Client-Therapist Relationship

Everything we discuss is confidential under the American Counseling Association’s professional code of ethics and Washington State law. Only two circumstances can allow me to break confidentiality: 1) if you sign a consent form allowing me to discuss your case, or 2) if you confide in me that you are about to harm yourself or another person. Please also review the notice of privacy practices on the disclosure statement.

The fit between a client and therapist is one of the most critical elements to ensuring a successful therapeutic outcome. I work from a genuine, nonjudgmental, respectful, collaborative and curious point of view. My role is not to judge you, shape your morals, assign guilt or tell you what you should or should not be doing. My objective is to help you discover the blockages in your life and to help you incorporate strategies for living the life you wish to enjoy. I can help facilitate change through exploring the ways in which you think, behave and feel, but I do not have all the answers for you.

Silhouette of helping someone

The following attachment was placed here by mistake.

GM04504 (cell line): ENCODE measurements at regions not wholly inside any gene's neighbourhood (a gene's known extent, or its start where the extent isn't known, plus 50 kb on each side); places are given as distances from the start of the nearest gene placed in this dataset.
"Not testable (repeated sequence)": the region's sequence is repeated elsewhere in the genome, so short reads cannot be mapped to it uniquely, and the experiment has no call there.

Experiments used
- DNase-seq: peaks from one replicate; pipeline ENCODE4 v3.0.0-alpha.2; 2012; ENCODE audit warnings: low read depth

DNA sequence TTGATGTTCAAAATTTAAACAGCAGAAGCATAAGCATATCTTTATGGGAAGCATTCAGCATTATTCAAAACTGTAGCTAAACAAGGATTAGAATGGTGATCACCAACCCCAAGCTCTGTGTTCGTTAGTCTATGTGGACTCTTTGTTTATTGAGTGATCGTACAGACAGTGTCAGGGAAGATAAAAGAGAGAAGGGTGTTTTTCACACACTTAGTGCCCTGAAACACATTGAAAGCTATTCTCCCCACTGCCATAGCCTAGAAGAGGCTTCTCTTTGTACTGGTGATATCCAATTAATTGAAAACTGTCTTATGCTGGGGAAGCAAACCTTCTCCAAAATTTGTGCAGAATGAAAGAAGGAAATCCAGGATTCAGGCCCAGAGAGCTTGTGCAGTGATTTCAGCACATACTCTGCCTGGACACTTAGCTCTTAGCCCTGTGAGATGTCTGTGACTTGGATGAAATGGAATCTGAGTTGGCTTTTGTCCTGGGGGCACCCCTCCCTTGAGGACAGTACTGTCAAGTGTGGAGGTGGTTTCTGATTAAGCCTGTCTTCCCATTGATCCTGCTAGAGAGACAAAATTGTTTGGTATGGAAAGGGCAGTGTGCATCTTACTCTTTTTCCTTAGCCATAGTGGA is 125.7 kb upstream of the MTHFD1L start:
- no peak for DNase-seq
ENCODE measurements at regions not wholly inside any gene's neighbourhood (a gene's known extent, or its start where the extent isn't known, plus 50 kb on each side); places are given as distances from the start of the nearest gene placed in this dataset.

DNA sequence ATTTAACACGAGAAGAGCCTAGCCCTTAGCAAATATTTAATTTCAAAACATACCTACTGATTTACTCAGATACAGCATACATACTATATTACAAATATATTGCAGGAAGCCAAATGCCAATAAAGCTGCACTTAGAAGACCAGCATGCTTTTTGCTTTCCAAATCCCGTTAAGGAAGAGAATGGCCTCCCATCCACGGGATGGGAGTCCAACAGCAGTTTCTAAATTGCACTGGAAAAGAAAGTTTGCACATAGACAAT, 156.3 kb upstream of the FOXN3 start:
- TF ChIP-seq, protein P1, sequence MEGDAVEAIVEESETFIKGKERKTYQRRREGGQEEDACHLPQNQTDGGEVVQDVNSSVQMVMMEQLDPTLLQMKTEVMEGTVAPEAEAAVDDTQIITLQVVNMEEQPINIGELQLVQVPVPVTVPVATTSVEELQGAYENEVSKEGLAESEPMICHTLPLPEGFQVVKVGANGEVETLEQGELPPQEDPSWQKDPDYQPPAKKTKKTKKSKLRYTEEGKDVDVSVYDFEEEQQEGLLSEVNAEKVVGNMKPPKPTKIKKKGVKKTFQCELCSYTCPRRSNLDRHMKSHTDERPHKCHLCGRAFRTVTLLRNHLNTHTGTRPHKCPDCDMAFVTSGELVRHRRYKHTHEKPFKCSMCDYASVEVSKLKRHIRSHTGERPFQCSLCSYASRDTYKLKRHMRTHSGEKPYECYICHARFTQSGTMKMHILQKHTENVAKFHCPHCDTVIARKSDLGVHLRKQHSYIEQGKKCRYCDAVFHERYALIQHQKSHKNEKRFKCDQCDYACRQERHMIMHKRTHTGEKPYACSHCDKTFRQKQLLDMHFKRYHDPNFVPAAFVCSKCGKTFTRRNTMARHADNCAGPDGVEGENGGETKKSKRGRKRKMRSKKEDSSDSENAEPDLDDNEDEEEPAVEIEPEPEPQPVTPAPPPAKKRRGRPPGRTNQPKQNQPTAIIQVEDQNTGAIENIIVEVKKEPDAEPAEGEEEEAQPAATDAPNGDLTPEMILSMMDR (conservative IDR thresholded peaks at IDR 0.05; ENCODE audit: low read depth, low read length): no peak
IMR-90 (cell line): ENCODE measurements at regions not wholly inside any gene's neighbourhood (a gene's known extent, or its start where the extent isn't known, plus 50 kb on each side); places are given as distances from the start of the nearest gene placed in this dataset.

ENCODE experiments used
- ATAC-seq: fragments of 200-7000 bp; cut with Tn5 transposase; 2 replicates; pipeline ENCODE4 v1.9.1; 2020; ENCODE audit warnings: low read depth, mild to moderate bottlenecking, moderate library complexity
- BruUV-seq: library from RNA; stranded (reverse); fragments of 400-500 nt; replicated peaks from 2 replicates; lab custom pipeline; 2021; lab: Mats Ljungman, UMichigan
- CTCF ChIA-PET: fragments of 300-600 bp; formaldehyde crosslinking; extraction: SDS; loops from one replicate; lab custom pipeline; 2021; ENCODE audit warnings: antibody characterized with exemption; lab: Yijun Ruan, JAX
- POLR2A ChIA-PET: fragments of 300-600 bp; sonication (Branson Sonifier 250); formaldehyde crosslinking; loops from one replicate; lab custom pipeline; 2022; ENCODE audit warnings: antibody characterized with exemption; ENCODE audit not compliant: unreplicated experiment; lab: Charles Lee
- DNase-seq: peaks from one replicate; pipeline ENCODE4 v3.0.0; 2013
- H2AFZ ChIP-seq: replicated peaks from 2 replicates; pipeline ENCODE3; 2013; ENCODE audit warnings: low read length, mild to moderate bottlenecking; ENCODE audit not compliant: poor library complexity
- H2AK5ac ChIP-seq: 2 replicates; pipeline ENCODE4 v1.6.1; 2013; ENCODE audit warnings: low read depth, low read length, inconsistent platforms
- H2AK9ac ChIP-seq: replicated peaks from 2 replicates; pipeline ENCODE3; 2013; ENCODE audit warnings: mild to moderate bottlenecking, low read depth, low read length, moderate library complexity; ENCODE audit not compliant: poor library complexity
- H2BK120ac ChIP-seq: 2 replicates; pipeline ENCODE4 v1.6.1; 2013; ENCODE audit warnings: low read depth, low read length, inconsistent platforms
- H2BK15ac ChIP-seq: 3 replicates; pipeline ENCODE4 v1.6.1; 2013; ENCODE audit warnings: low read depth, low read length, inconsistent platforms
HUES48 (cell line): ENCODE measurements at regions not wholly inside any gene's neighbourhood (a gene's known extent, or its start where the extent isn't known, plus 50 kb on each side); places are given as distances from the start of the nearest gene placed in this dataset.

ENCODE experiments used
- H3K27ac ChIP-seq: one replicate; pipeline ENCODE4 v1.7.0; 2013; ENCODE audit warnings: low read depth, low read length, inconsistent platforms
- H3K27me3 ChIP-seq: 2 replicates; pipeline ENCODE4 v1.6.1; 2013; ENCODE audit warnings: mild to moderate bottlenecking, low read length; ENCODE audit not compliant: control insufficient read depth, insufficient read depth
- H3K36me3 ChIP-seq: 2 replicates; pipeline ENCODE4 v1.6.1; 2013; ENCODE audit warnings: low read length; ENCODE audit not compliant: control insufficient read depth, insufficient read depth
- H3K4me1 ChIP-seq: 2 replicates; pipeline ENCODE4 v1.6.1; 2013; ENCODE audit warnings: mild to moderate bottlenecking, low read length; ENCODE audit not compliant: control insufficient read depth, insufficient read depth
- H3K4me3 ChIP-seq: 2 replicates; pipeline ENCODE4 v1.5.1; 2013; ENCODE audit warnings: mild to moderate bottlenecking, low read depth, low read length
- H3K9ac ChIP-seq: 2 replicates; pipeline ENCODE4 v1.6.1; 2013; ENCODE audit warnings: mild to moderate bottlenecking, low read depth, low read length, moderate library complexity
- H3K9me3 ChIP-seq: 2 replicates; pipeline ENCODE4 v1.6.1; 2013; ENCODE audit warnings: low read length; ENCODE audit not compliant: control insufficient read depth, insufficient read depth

Your role is to find those answers by engaging in the therapeutic process by committing yourself and your time to focusing on you. Creating this type of personal space and structure for yourself can help you become more self-aware, accepting, honest, self-reliant and peaceful. This type of personal dedication can help you reclaim yourself, move past the areas in your life that are creating stagnation and help you to thrive again in the environments most important to you. In this sense, your involvement and personal commitment directs the outcome of your therapy. Change does not come easily, but it does come and you are worth the effort.

Lastly, because many of us change through our encounters with people and the world around us, I take a relational approach when working with clients. I believe our relationship holds great value. It can help us to gain insight into how you relate to others and how others relate to you; it can help us to explore your boundaries; and, it can serve as a vehicle for you to develop the types of constructive relationships that you are looking to have with those in your personal and professional life.